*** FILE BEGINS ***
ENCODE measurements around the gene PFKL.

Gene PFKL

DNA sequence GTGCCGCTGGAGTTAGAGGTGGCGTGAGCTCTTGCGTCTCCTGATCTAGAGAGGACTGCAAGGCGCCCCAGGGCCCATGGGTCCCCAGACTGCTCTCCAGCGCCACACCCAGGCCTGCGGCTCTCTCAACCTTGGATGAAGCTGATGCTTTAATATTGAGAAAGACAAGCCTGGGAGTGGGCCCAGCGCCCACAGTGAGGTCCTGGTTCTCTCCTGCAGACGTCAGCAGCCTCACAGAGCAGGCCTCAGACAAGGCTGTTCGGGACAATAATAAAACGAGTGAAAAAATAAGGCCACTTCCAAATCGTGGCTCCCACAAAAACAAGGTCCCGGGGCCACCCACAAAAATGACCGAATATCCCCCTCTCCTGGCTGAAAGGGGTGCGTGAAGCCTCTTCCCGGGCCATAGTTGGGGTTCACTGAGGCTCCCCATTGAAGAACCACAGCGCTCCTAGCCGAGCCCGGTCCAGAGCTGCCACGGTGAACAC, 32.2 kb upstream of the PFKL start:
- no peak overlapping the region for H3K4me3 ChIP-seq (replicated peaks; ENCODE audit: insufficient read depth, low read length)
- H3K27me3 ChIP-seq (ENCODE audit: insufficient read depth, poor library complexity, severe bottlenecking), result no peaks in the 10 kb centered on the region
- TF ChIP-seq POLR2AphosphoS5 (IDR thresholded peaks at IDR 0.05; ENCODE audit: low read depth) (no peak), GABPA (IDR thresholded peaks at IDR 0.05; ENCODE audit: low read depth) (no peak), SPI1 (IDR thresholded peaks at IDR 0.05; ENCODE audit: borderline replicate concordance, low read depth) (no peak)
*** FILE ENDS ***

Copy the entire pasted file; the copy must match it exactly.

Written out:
ENCODE measurements around the gene PFKL.

Gene PFKL

DNA sequence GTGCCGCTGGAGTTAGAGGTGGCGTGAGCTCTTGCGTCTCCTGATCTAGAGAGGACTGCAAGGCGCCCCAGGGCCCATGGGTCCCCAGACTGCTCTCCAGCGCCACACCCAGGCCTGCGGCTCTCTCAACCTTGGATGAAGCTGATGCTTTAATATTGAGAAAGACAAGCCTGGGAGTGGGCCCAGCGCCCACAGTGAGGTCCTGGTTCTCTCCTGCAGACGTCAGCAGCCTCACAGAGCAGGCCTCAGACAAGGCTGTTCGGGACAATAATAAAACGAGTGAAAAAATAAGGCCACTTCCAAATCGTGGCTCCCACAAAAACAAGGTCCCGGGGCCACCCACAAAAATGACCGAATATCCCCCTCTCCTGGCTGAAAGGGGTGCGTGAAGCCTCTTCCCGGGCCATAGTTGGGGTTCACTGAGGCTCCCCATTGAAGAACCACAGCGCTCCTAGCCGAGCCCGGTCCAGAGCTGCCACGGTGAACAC, 32.2 kb upstream of the PFKL start:
- no peak overlapping the region for H3K4me3 ChIP-seq (replicated peaks; ENCODE audit: insufficient read depth, low read length)
- H3K27me3 ChIP-seq (ENCODE audit: insufficient read depth, poor library complexity, severe bottlenecking), result no peaks in the 10 kb centered on the region
- TF ChIP-seq POLR2AphosphoS5 (IDR thresholded peaks at IDR 0.05; ENCODE audit: low read depth) (no peak), GABPA (IDR thresholded peaks at IDR 0.05; ENCODE audit: low read depth) (no peak), SPI1 (IDR thresholded peaks at IDR 0.05; ENCODE audit: borderline replicate concordance, low read depth) (no peak)